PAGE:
Fed and US corporates in tussle over inflation

The release of record-busting US CPI-inflation data for October has seriously dented the Federal Reserve’s long-standing argument that high inflation will prove “transitory. What has proved transitory is the rally in short-end government bond yields in developed markets, in line with our expectations.

Volatile monthly inflation in the US and fleet-footed developed central banks point to government bond yields remaining choppy near-term. However, we think the likelihood that US inflation will rise further in coming months will lift short-end Treasury yields and where US Treasury yields go other government bond yields tend to follow, even if reluctantly.

US CPI-inflation rose much faster than expected in October and in the process broke a number of three-decade old records. In analysts’ defence monthly CPI-inflation data have been very volatile this year and thus difficult to predict, as we noted back in September.

Encouragingly for the Federal Reserve the monthly pace of headline PCE-inflation gradually slowed from April to September. However, our analysis suggests that PCE-inflation, including the central bank’s preferred core measure, picked up in October.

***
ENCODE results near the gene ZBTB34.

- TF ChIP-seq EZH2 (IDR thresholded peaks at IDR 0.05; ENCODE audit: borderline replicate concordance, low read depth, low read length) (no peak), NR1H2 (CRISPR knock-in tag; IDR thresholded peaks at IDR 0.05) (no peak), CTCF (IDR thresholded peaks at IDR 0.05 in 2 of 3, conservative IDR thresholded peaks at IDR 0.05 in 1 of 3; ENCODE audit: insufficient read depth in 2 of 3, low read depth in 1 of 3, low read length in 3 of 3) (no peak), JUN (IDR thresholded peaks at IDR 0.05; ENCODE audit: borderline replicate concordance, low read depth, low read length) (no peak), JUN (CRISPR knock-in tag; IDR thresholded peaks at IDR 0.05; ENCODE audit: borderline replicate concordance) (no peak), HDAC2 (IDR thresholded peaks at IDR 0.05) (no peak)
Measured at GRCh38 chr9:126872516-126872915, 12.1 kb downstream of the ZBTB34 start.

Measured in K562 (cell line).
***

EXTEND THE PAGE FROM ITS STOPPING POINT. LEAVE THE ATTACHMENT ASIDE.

Moreover, we estimate that core PCE-inflation, which excludes food and soaring energy prices, will have to average only 0.2% mom between November 2021 and December 2022 (versus 0.4% mom in April-September 2021) in order for the year-on-year rate to be broadly in the middle of the Federal Reserve’s forecast range of 1.9–2.8% for end-2022.

Unfavourable base effects no longer explain elevated year-on-year inflation, with US inflation now well above the pre-pandemic trend.

US companies have rapidly raised the prices they charge customers, particularly for goods, because they have had to as a result of rising input costs and importantly because they have been able to without hurting their bottom line thanks to robust US consumer demand, particularly for goods.

The Fed has little control over international energy and commodity prices and coincidently is seemingly intent on letting consumer demand (and the economy) run hot for a while.

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